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Tivoli vs Bakken: How two amusement parks show the two sides of Denmark

It’s spring in Denmark. The sunny days are longer, the daisies are popping up through the grass, and the sidewalk cafés are full again, even if you have to sit there with a blanket, which many cafés provide.

And Denmark’s amusement parks are opening up for the summer. Denmark has several amusement parks, including the original Legoland, but the ones I know best are the ones in Copenhagen – Tivoli Gardens and Bakken.

Tivoli and Bakken show two different sides of the Danish character.

Tivoli is the sleek, confident, high-end image that Denmark likes to present to the world: it has exquisite flower gardens, fancy shops and restaurants, and a theater that hosts world-class performers. Bakken is more homey, more quirky, a little shabby, and a bit more hyggelig, under my own definition of hygge as “unambitious enjoyment”.

The difference between the two parks also illustrates the class differences in Denmark – even though Danes like to pretend there are no class differences in egalitarian Denmark.

Visiting Bakken

Bakken is clearly the more working-class of the two and opens every year with a huge convoy of thousands of motorcycles roaring through the city. It happens every April – I hear a huge mechanical growl in the distance, and then I realize, ahhhhh, Bakken is opening today.

When you arrive at Bakken, you’re greeted by higgledy-piddledy old wooden houses in various stages of repair, home to arcade games or fast food vendors serving hot dogs or shawarma, or restaurants with all-you-can-eat pork chops.

tivoli vs bakken

The wooden rollercoaster at Bakken

Bakken’s rickety wooden rollercoaster has been around since 1932, and it seems like a good way to risk your life. For the less adventurous (or foolhardy), Bakken offers the tiny “ladybug” rollercoaster, which is the very first carnival ride for generations of Danish children.

Bakken is old – in fact, it calls itself the world’s oldest amusement park. It dates back to 1532, even before this area was the king’s deer hunting grounds. Those hunting grounds are still there, a huge forest of giant oak trees right outside of Bakken, where you can picnic today and still see deer peeping out from behind the trees.

The Danish royal family does still occasionally hunt there. But they shoot only selected deer, usually older ones, whose days are numbered anyway.

Visiting Tivoli

Royal or not, if someone was visiting Denmark for only one night, I would send them to Tivoli Gardens, not to Bakken.

Tivoli in downtown Copenhagen is a great non-disappointing tourist attraction, unlike, for example, the Little Mermaid. Tivoli is beautiful, and it’s clear that an army of gardeners, architects and set decorators are at work very hard to make sure it stays that way.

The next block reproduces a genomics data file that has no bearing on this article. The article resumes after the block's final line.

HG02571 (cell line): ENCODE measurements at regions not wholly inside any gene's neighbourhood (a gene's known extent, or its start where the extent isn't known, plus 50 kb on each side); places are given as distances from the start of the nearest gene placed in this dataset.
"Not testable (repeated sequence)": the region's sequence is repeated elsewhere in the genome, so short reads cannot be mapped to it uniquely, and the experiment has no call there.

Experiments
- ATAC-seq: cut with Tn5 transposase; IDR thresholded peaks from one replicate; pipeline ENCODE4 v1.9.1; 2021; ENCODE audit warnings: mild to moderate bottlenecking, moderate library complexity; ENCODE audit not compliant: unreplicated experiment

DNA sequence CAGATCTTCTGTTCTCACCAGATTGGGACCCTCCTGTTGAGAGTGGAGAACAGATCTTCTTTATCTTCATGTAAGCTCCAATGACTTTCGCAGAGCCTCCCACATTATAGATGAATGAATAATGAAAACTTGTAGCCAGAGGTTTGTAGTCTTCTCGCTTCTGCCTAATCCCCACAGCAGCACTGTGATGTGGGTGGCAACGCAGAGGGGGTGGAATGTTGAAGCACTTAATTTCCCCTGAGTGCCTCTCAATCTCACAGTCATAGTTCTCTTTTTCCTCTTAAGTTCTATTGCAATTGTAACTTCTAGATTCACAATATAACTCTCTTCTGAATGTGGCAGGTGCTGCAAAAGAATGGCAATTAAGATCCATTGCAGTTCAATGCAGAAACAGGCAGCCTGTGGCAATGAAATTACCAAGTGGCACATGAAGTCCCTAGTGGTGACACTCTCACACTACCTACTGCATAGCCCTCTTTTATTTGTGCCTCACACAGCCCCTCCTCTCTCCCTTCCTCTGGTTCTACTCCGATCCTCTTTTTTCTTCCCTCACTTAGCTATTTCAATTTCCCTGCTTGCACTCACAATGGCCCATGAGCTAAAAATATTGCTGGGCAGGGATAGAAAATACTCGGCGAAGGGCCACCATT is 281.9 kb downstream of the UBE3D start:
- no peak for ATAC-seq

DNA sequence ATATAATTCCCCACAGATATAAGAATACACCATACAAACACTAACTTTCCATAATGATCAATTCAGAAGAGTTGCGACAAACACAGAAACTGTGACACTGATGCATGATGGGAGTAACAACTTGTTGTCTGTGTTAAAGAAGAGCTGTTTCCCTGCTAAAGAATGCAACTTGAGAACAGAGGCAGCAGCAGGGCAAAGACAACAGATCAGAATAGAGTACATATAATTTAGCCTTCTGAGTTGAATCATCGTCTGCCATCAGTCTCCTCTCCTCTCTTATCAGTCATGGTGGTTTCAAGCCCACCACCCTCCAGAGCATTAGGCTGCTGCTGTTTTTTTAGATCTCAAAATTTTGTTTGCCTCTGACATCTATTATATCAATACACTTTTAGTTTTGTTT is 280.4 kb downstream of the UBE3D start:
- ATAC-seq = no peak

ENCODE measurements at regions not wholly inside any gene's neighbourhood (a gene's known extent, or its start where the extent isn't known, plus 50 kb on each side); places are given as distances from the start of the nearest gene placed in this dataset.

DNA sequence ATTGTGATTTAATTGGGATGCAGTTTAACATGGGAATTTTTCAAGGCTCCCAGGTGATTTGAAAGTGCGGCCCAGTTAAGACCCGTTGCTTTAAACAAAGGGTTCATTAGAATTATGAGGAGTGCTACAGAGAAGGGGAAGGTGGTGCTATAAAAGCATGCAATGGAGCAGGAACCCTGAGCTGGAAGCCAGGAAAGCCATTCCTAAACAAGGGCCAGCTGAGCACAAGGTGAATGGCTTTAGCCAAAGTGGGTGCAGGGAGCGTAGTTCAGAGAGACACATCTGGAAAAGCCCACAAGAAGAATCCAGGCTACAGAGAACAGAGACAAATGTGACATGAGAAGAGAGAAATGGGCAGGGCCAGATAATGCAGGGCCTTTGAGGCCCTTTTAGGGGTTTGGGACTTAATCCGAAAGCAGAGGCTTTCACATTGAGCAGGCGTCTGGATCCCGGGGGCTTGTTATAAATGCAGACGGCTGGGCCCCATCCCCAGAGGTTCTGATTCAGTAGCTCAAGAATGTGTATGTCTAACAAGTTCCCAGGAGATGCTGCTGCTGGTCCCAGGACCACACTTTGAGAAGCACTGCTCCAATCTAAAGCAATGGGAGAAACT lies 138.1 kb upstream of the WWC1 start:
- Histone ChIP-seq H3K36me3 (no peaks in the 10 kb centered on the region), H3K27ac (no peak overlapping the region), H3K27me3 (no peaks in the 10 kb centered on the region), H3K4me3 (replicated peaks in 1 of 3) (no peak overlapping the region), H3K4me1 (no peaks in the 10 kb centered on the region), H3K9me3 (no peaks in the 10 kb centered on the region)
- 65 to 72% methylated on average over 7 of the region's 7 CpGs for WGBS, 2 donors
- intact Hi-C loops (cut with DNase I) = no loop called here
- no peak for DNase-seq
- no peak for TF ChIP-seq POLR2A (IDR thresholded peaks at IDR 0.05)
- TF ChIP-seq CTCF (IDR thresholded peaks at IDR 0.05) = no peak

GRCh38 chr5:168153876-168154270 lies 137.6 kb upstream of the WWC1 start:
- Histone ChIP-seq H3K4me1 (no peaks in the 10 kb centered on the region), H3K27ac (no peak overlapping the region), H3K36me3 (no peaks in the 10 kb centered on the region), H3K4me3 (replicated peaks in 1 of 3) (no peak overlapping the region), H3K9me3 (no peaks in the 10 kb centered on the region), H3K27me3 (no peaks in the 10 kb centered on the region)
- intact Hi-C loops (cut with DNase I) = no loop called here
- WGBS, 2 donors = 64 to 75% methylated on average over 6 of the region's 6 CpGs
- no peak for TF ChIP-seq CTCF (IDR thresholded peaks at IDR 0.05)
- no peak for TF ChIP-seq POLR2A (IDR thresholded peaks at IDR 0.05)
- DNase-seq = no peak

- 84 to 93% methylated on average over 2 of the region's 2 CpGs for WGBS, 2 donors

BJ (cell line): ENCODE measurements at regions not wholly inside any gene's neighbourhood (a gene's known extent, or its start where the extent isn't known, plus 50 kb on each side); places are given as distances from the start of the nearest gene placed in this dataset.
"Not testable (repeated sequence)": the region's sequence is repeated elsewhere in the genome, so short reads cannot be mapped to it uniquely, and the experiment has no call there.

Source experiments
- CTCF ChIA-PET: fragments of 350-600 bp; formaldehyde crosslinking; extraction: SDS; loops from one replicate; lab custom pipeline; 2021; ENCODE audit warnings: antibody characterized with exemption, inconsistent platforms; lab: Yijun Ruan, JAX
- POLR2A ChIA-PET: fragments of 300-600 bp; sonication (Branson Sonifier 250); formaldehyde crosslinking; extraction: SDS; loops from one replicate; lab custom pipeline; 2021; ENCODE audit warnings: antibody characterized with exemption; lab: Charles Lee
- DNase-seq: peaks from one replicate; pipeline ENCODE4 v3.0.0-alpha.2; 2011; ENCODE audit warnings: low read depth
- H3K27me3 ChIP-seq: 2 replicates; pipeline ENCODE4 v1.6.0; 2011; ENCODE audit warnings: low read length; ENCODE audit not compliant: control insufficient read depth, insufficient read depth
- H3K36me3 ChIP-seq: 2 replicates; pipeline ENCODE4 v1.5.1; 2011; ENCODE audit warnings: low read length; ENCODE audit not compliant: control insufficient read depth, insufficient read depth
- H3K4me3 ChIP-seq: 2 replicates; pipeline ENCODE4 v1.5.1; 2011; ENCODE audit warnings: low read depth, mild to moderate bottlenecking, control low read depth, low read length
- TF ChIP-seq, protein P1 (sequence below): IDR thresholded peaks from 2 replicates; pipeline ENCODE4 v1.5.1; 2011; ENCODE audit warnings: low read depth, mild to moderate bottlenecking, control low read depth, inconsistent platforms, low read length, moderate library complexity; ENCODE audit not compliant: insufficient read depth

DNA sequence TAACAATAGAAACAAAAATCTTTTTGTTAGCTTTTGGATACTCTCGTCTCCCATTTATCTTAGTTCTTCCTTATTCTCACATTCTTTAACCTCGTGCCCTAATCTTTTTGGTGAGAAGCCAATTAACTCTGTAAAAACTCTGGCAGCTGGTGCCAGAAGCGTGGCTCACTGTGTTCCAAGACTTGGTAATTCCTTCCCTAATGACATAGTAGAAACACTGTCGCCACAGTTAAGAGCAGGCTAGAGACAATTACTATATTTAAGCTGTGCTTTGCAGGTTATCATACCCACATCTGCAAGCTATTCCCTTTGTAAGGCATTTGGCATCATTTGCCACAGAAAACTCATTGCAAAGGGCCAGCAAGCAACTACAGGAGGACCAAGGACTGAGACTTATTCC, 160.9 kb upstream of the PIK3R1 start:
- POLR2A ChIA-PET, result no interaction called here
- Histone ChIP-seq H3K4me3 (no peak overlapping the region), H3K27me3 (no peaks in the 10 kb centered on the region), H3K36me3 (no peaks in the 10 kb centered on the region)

Tivoli actually redecorates itself several times per year. There is Easter Tivoli, summer Tivoli, Halloween Tivoli, and Christmas Tivoli. Each means new shops, new food, sometimes new rides. Fall means the annual giant pumpkin contest, winter means traditional Danish Christmas treats.

And summer means Friday Rock concerts on the big grassy field at the center, concerts that are extremely popular with Danish teenagers. Tivoli is not just for tourists. Many locals get an annual pass.

Tivoli is ambitious

Now, Tivoli is a very ambitious enterprise. It is always introducing exciting new carnival rides, and it was recently reported that the amusement park was looking to add a Michelin star restaurant. Its current restaurants vary in quality, although they don’t vary much in price – they’re all expensive.

And while Bakken has its forest of deer – natural deer, just living in the forest and reproducing as deer do – Tivoli has peacocks. Real peacocks, beautiful peacocks, just randomly walking around the grounds.

This has always seemed to me like a great example of Danish trust. If you had those peacocks walking around in New York City, where I used to live, someone would take them home the first day and make them into peacock soup.

Tivoli vs Bakken

None of this is free, of course. At Tivoli, adults pay Dk145 ($21) just to enter the park, rides not included. Just to walk in the door. A pass to enter and to go on all the rides for the day will set you back 429 Danish kroner, or about $60.

Entrance to Bakken, on the other hand, is entirely free. You can just roll up on any spring or summer day, on your motorcycle or on the bus, with your picnic lunch if you like.

Put a blanket down under the oak trees in the forest, and before you try out the carnival rides, enjoy the most beautiful seasons of nature in Denmark.

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